The outrage over the suggestion that Russia might have provided or sold the rocket launcher that downed MH17 and killed 300 civilians is such a joke when the annual total of civilians deaths from small arms sales by the permanent members of the UNSC makes that 300 look like a blip.
My data is a little out of date, but I’m sure nothing much has changed. Here are some facts for you to consider.
1. Some 300,000 to half a million people around the world are killed by them each year. (globalissues.org 2006)
2. World military expenditure in 2012 is estimated to have reached $1.756 trillion. (globalissues.org 2012)
3. The 5 UN Security Council permanent members are generally the largest arms dealers. (globalissues.org 2013)
4. The USA is responsible for 44% of arms sales. (globalissues.org 2013)
5. Therefore, if there are between 300K – 500K people killed by small arms every year, and the USA is responsible for 44% of arms sales, then we can assume that the USA is responsible for somewhere in the region of 176,000 deaths every year.
Remember this the next time you hear Obama or Abbott decrying Putin.
If you’re like me, you read a lot of books on your iPad and make lots of notes. Wouldn’t it be great to have a way to use Evernote to review those notes on a regular basis?
Here’s the method I’ve been using for grabbing Kindle notes. If you tend to read in iBooks, check out the Digested app.
1. Go to your Kindle Highlights page.
2. Click on the book you want to review in Evernote.
3. Then click the “You Have XX Highlighted passages” link.
4. Click the Evernote Web Clipper in your browser. That will being up the clip menu. I save all of my book highlights to a Notebook. You can also use tags if you prefer to organise your notes that way.
You will end up with all of your notes available to quickly review in Evernote. If you’ve got a lot of books in Kindle, this might take a while. But if you then continue to do this after you finish a new book, it only takes a minute.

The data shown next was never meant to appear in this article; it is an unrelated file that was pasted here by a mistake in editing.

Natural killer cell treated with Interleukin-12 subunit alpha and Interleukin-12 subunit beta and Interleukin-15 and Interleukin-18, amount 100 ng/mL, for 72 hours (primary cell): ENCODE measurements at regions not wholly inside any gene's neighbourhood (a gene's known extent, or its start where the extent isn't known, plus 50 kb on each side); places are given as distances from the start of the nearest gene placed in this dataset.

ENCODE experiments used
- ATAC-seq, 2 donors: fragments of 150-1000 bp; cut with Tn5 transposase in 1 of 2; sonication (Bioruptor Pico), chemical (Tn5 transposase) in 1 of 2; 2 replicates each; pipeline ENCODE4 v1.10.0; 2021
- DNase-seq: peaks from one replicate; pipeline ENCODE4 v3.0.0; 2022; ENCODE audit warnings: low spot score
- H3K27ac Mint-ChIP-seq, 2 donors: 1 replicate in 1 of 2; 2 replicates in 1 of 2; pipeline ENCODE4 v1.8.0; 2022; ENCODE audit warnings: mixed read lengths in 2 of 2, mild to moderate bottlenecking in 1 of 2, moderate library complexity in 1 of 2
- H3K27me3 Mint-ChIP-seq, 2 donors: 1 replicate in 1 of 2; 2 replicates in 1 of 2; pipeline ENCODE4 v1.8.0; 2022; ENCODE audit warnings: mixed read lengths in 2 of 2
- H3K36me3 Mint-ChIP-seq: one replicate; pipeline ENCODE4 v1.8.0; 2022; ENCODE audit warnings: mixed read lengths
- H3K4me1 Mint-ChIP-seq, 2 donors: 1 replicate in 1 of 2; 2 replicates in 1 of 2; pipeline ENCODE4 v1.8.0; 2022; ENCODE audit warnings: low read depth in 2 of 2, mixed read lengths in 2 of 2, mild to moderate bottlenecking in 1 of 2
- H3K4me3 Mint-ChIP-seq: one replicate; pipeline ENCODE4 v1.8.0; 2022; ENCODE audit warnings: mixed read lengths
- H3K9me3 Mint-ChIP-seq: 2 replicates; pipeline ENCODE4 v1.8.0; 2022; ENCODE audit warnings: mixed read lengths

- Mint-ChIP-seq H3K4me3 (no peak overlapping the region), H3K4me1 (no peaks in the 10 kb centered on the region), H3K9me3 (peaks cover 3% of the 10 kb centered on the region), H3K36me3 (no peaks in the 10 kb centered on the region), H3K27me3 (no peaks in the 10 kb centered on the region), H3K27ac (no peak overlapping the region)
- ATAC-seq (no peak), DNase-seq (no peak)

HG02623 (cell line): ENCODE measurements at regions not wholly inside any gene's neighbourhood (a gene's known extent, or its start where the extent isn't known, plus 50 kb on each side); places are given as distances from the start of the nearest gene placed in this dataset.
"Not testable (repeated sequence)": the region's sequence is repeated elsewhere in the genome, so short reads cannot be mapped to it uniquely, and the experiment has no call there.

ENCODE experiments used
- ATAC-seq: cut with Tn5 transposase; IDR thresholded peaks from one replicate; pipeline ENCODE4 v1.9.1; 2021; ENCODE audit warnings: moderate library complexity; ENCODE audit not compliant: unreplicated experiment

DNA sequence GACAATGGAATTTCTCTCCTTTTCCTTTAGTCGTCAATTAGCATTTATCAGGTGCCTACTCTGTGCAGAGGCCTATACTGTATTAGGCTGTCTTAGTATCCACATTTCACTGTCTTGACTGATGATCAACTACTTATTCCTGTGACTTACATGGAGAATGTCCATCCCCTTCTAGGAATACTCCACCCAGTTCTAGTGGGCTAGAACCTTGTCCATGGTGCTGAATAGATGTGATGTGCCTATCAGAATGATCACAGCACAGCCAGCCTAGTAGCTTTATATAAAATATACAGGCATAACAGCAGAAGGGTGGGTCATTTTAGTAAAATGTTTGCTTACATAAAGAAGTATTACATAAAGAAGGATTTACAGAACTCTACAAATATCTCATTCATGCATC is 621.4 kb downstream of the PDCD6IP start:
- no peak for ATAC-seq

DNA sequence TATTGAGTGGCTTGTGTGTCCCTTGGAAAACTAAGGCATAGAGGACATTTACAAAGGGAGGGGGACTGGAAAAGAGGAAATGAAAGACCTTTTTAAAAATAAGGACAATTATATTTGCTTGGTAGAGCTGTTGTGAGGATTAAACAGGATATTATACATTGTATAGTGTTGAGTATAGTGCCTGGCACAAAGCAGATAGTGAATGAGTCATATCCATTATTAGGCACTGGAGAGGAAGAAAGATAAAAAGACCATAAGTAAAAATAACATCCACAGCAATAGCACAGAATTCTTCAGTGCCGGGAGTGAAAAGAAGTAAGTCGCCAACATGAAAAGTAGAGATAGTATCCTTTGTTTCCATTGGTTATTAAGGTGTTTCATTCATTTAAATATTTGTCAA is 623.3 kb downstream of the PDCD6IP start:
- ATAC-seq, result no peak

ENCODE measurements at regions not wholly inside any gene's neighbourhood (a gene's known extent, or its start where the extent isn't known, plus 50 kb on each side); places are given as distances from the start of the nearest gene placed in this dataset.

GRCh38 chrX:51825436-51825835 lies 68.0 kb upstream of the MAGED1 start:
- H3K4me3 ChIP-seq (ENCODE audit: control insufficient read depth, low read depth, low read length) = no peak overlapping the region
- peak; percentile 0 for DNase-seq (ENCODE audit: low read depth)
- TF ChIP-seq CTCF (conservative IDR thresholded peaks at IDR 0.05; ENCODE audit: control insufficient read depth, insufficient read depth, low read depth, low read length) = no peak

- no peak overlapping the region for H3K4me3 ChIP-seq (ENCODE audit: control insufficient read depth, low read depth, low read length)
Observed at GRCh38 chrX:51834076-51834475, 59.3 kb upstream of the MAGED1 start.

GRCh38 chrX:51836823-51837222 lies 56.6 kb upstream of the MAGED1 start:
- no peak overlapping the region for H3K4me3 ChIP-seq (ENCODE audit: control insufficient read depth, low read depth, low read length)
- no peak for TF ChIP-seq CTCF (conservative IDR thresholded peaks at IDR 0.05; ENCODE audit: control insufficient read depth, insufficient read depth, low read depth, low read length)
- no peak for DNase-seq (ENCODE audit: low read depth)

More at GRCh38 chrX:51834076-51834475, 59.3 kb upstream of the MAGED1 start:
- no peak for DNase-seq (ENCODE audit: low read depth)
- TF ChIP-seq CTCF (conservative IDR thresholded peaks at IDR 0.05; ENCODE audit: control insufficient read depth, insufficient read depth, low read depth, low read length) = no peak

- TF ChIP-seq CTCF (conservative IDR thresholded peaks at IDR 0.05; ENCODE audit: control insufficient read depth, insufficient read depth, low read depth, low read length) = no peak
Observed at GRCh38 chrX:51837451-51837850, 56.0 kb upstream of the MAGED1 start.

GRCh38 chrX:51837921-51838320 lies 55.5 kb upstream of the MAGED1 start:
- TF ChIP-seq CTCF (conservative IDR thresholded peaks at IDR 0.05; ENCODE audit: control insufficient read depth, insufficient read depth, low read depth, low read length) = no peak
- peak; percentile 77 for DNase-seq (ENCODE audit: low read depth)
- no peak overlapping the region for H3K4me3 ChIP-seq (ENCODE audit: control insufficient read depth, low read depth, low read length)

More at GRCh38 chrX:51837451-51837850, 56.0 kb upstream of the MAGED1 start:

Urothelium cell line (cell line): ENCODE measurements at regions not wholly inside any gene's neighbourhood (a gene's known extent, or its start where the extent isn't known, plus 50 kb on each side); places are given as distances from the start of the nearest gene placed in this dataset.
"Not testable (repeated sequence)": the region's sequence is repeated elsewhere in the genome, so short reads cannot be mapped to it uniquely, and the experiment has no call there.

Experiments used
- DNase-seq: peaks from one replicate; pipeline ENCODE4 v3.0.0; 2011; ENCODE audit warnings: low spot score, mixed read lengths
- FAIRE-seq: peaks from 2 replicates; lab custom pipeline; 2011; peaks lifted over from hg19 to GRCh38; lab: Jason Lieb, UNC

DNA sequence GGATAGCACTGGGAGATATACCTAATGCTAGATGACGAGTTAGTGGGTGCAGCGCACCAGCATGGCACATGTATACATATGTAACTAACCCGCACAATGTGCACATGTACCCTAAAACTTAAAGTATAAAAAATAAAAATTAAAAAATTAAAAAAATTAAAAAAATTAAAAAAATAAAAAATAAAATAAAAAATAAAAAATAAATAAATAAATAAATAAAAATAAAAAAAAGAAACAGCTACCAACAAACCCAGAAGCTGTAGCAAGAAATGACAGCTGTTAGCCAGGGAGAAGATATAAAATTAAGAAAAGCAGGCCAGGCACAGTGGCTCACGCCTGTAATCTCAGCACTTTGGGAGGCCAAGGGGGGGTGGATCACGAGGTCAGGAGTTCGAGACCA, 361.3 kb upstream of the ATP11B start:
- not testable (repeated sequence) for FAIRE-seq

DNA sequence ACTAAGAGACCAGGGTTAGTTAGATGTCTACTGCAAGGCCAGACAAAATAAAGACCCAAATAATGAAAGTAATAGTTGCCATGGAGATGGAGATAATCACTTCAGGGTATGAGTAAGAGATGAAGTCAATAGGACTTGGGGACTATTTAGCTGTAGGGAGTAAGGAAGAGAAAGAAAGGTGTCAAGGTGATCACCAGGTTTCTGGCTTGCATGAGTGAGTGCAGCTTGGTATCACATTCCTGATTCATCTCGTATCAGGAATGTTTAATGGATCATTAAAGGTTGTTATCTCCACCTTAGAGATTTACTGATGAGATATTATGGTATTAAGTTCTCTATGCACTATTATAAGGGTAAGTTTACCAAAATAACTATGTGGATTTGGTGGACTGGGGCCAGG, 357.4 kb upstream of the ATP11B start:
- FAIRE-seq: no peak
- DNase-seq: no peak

Amaze your friends at parties with your ability to quickly pull up pertinent points for a debate!
According to the SMH, the Abbott Federal Government’s position on sending asylum seekers back to Sri Lanka is against the law.
Australian international law experts have uniformly condemned Australia’s return of asylum seekers to Sri Lanka as a violation of international law that risks sending vulnerable people back to persecution and torture.
So how could this happen? How does a government break the law? As far as I can tell, there are only a few reasonable explanations.
1. They are completely inept.
2. They aren’t inept but don’t have any lawyers on staff to advise them about such actions, nor did they consult an external law firm.
3. They knew they were breaking the law – but didn’t care.
As much as I suspect our Prime Minister is a complete dickhead, I don’t think he or his team are completely inept or stupid, so the only reasonable explanation is option 3 – they knew they were breaking the law but didn’t care.
This leads me to wonder what the implications are when the government deliberately and knowingly breaks the law – does it mean that the concept of “law” is now invalid for the rest of us? Do we live in a lawless land? Are we an outlaw nation? If the government that is there to create laws willingly snubs its nose at the law, doesn’t this somehow mean the whole system of law is now void?
How can a government simultaneously insist that the population obeys the laws of the nation while it willfully breaks international law?
About 21 or 22 years ago, Michael and I worked together in the financial services industry. We started on the same day, working for a company that has long since disappeared. It was the first sales role either of us ever had. Our manager was completely insane and the two guys that owned the company were pretty dodgy. So after about a year, Michael quit and took a job working for a guy called Rupert (not *that* Rupert). These days Mike runs the business – Heritage Corporate. They do Buy & Sell side advisory – a boutique firm that specialised in buying and selling transport businesses. We just re-built their website. It’s great to see old friends go from success to success although I can’t imagine working in the one business for twenty years. I think in that same time I’ve probably had ten different jobs.